The original My Bloody Valentine isn’t a very well regarded slasher film, though a recently released DVD, which restores all the previously snipped gore scenes, may, among genre fans, do something to address that. This film may also help its cause because, even among unspeakably awful horror remakes, this one is a special kind of terrible.
I haven’t seen the original film, so I can’t really comment on how closely this one follows its blueprint, but by all accounts the remake portion of the film is really just the first 10 minutes, which consist of a series of murders at a Valentines night party in a mine - because, really, where else would you go for a party? - while the rest of the (colossally overlong) running time is more a sequel than a true remake. That may go some way to explaining why the film’s title makes so little sense. Besides the opening sequence and the way the killer leaves victims hearts in heart shaped candy boxes the connection to Valentines Day is all but absent. For all the import the date has, all the effect it has on either the characters or the crimes this may just as well be My Bloody Chinese New Year. The bulk of the film takes place 10 years later, when the heir to the mine (Jensen Ackles) comes back to town for the first time since the massacre, to find his fellow survivors being murdered and himself the prime suspect for his former friend (Kerr Smith) who is now the town’s Sheriff. Rumours, of course, also abound that the original killer has returned from the dead.
I like slasher movies, they’re fun despite their formulaic nature, and in the opening chapter of a franchise it’s often entertaining to see if you can spot the killer. You certainly will here, mere minutes in. It’s all so ludicrously obvious and telegraphed that you expect your suspect to be the red herring, only he’s not, this movie is just that stupid and obvious. It’s also nice to have some characters with personalities as the victims. Wes Craven has a particularly good record here, with both Scream and the original Nightmare on Elm Street boasting casts of young pretty bodies in waiting that you could actually identify with and root for, and who even, on odd occasions, said something you could imagine coming out of a real person’s mouth. Not so here. Writers Todd Farmer and Zane Smith prove unable to invest any of their, for lack of a better word, characters with anything even passingly resembling a personality, or to write dialogue that doesn’t feel like it was written by a 12-year-old misremembering dialogue from a slasher he thought was cool.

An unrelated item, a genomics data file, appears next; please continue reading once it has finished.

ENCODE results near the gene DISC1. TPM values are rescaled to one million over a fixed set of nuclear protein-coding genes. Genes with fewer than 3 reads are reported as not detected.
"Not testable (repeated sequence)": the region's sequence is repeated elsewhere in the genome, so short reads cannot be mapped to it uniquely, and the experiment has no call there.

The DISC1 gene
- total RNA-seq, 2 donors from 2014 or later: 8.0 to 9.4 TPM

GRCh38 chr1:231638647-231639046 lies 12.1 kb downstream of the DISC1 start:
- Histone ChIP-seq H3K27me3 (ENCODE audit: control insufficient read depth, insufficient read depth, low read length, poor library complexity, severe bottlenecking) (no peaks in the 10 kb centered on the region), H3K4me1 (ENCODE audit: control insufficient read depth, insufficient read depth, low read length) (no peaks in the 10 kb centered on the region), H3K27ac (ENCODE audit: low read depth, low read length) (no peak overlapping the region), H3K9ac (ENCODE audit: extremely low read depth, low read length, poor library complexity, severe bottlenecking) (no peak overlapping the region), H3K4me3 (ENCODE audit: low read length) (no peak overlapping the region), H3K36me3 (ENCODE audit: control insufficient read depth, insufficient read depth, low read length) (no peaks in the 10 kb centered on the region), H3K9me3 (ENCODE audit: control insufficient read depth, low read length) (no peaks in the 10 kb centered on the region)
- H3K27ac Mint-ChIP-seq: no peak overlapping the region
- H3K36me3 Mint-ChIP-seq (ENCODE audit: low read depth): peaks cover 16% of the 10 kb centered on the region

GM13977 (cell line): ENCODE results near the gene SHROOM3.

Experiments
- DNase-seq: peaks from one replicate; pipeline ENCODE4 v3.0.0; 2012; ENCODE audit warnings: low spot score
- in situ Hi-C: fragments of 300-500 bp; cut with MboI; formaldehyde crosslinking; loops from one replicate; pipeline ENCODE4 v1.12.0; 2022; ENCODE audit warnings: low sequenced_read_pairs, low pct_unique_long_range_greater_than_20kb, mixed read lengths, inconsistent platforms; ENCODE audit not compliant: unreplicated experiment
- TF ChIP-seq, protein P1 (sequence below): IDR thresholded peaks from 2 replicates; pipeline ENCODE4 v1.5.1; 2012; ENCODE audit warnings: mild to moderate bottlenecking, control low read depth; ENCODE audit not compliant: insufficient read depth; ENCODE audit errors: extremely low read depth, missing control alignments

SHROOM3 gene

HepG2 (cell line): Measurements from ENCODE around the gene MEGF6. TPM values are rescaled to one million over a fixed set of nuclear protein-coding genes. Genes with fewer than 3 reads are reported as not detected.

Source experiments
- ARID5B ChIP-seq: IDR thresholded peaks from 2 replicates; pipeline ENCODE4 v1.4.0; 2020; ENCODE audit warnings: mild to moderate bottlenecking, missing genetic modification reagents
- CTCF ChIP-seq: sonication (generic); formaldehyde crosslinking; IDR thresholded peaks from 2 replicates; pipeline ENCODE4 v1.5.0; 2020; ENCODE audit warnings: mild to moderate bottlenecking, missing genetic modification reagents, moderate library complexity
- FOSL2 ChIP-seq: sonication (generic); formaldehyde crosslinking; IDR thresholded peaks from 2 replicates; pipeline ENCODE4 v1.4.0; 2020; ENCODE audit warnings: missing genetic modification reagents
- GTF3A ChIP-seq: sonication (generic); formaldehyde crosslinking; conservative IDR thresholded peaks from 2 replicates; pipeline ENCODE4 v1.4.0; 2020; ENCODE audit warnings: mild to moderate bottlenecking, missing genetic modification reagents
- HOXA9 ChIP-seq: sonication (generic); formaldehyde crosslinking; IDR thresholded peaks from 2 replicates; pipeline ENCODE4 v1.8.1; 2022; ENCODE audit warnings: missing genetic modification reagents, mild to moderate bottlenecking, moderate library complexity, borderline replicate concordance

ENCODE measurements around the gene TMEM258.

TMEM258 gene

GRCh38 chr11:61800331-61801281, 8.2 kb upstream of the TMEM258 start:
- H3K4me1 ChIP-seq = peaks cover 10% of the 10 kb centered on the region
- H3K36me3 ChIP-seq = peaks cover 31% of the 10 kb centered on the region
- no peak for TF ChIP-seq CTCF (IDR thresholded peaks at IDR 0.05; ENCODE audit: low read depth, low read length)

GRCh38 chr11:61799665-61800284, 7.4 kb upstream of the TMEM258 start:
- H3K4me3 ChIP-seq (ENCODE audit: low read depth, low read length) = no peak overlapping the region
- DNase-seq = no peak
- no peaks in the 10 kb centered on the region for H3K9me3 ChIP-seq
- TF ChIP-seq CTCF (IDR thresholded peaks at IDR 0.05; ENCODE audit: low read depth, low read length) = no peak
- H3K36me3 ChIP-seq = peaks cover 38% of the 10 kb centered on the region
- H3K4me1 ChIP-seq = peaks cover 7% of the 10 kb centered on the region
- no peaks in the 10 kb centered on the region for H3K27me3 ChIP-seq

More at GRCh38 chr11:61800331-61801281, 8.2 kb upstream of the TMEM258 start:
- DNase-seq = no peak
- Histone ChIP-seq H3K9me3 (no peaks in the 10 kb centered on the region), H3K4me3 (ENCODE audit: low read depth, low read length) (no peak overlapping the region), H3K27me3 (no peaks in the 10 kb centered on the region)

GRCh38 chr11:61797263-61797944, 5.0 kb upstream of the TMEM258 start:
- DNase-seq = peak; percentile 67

You don’t really go in to a slasher film expecting Academy Award winning performances, but even so, the standard of… oh let’s be kind and call it acting, even though reading would be a more accurate description, on display in My Bloody Valentine 3D is absolutely inexcusable. Jensen Ackles, of TV’s Supernatural, is shockingly wooden as Tom Hanniger, not only does his performance fail to deliver anything one could even charitably call an emotion, it makes you wonder whether he even knows what the word means. Don’t go thinking the rest of the cast are any better though, because the jaw dropping non-performances of Jaime King and Kerr Smith and the pantomimic awfulness of Kevin Tighe and genre vet Tom Atkins will disabuse you of that notion fast. It’s enough to make you want to reach in to the screen just so you can slap the entire cast and yell “do it better” at them.
A glance at Patrick Lussier’s filmography reveals him as a director of straight to video crap, and My Bloody Valentine 3D bears that out with every single shot. Despite the 3D process this film is as flat and uninteresting to look at as they come. Every setup looks utterly generic, and at times (particularly one inexplicable moment in the opening sequence) the geography of Lussier’s shots flies completely out the window. Worse is that he’s got only two ideas for the murder sequences, the helmet lamp searching in the darkness and looking over the audience in a 3D effect, wheeled out four or five times, which doesn’t work once, and people getting stabbed with a pickaxe, sending, more often than not, bad CGI viscera flying at the audience. That’s it, the film never deviates from the formula (even using the shot with the lamp in a lit area, well done there) and when you’ve seen the first kill in this movie you really have seen them all.
Technically the 3D largely works. There are fewer problems with ghosting (which were prominent on the first three films I saw in the REAL-D process) and though there remains a softness to the picture and focus the previous problems with detail in long shots and on movement are reduced. What this film proves to me though, and what really makes me fear for the future of cinema, should the predictions of 3D’s dominance in the future come true, is that it’s no more than a gimmick. Far from being immersive, sucking you in to the world of the film and thus scaring you more, the picture’s added depth merely accentuates the films utter lack of it. What absolutely doesn’t work is the endless array of things coming out of the screen at you. On a flat screen CG can now be photo real, but the renderings of pick axes, eyes and branches, to name but a few things, that shoot out at us here are so patently fake that the 2D version is more likely to make an audience recoil from the screen. If there is any reason for My Bloody Valentine 3D to exist it is this; it offers definitive proof that a shitty movie in 3D is still a shitty movie. The process adds nothing.
Quite apart from being a remake My Bloody Valentine 3D steals liberally from other, better films. There are shots here that you’ll recognise from The Descent, Leon and Haute Tension, none of which deserves to be even tangentially associated with this retrograde piece of crap, which should be consigned to the dustbin of shitty movie history, never to be spoken of again.